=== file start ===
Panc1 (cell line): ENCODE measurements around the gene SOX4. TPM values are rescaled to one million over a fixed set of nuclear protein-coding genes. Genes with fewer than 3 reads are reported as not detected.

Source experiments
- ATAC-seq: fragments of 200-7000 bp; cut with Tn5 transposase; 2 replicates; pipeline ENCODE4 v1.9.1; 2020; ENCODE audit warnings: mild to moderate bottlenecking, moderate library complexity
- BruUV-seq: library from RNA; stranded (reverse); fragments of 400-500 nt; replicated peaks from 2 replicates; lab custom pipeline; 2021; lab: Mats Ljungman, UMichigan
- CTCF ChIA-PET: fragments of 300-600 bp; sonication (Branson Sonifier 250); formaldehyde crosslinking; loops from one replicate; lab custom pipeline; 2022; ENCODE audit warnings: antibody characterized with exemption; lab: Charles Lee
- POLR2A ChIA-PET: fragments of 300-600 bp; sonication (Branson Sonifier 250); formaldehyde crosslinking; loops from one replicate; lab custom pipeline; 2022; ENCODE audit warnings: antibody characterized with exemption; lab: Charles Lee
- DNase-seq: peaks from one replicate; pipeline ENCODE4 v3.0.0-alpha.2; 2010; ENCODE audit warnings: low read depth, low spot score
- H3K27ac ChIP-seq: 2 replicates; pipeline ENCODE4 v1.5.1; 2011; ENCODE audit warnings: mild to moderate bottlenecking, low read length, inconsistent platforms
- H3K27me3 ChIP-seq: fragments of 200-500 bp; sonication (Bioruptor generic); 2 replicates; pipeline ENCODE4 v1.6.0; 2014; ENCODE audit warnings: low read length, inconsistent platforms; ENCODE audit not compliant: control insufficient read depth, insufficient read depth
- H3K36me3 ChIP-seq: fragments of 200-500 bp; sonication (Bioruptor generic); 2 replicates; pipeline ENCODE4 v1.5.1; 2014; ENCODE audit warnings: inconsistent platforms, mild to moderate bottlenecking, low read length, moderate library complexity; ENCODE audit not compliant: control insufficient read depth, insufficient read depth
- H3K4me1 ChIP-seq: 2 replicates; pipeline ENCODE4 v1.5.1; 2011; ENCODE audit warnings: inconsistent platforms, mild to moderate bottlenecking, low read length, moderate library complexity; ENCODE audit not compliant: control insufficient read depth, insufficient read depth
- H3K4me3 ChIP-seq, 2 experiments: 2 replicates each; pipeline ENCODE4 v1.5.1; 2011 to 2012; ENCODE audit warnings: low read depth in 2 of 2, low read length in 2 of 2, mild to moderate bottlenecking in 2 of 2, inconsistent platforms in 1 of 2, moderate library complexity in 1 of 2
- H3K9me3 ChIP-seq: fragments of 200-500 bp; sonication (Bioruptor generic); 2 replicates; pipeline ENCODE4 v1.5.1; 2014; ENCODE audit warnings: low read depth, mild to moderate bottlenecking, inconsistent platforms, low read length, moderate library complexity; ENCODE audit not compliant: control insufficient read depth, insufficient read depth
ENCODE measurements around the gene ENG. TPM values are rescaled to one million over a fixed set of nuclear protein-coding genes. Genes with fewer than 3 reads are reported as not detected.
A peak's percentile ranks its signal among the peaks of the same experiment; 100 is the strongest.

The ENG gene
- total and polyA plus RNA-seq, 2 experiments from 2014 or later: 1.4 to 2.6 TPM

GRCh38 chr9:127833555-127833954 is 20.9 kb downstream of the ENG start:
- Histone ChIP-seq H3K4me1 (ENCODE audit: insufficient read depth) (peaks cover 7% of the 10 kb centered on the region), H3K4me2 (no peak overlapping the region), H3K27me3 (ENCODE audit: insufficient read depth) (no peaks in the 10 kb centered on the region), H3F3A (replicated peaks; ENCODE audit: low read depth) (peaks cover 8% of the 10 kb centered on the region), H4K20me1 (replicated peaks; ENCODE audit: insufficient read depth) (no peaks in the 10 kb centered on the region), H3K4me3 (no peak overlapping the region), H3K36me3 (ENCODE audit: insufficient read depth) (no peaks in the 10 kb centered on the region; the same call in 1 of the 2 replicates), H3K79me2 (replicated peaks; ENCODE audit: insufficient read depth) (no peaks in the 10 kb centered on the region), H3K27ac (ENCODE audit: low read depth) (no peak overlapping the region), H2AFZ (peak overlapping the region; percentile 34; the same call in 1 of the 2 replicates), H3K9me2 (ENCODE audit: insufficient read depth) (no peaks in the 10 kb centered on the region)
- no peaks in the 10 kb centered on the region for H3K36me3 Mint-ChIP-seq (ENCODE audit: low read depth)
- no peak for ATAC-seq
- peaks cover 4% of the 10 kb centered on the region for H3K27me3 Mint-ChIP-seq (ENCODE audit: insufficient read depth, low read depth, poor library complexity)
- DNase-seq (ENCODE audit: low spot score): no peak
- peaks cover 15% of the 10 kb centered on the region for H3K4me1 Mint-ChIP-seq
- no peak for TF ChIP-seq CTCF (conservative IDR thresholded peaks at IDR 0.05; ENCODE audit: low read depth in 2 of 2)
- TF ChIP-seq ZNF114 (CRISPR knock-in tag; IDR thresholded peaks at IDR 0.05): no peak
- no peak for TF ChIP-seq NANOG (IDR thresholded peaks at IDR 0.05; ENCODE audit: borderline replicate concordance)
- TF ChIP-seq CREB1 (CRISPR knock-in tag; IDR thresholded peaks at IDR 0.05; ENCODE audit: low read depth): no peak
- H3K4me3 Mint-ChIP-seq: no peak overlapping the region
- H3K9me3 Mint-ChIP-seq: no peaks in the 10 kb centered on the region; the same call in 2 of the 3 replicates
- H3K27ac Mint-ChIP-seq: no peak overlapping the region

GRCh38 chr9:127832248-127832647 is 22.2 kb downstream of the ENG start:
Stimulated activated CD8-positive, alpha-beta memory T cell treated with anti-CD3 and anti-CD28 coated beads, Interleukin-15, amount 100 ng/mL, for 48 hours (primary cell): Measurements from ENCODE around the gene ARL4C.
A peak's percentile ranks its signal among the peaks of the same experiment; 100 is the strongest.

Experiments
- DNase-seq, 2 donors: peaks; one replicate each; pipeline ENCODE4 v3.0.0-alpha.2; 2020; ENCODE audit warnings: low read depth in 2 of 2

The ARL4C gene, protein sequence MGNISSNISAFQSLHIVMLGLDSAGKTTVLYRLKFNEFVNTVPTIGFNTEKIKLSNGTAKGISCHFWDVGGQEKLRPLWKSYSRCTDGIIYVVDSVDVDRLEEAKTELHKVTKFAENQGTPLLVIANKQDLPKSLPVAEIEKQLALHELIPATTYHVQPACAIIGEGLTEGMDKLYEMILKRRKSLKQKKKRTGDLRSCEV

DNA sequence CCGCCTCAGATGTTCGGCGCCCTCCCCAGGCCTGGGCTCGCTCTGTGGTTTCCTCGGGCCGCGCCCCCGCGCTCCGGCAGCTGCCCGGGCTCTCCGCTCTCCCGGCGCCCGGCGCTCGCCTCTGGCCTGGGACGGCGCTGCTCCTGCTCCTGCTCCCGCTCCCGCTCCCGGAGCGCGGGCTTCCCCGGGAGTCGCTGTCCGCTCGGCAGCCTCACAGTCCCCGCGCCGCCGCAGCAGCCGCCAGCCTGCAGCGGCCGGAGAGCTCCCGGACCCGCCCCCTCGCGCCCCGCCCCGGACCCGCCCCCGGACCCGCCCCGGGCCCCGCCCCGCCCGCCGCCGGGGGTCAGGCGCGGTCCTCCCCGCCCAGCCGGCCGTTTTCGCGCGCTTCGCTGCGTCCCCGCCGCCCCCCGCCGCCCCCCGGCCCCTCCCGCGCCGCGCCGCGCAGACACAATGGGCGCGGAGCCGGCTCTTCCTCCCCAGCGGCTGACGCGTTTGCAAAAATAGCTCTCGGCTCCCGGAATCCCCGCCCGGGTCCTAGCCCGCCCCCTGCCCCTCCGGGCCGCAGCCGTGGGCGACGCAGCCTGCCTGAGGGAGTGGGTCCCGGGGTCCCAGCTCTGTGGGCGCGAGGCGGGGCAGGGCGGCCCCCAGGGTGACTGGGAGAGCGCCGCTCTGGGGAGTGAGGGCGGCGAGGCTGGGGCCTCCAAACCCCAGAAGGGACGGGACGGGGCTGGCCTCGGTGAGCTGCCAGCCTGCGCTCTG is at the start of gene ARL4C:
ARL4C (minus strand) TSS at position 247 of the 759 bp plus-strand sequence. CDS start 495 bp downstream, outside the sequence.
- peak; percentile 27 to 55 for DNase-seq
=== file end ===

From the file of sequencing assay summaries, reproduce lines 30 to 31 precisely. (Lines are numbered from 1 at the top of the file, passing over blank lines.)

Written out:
- H3K9me3 Mint-ChIP-seq: no peaks in the 10 kb centered on the region; the same call in 2 of the 3 replicates
- H3K27ac Mint-ChIP-seq: no peak overlapping the region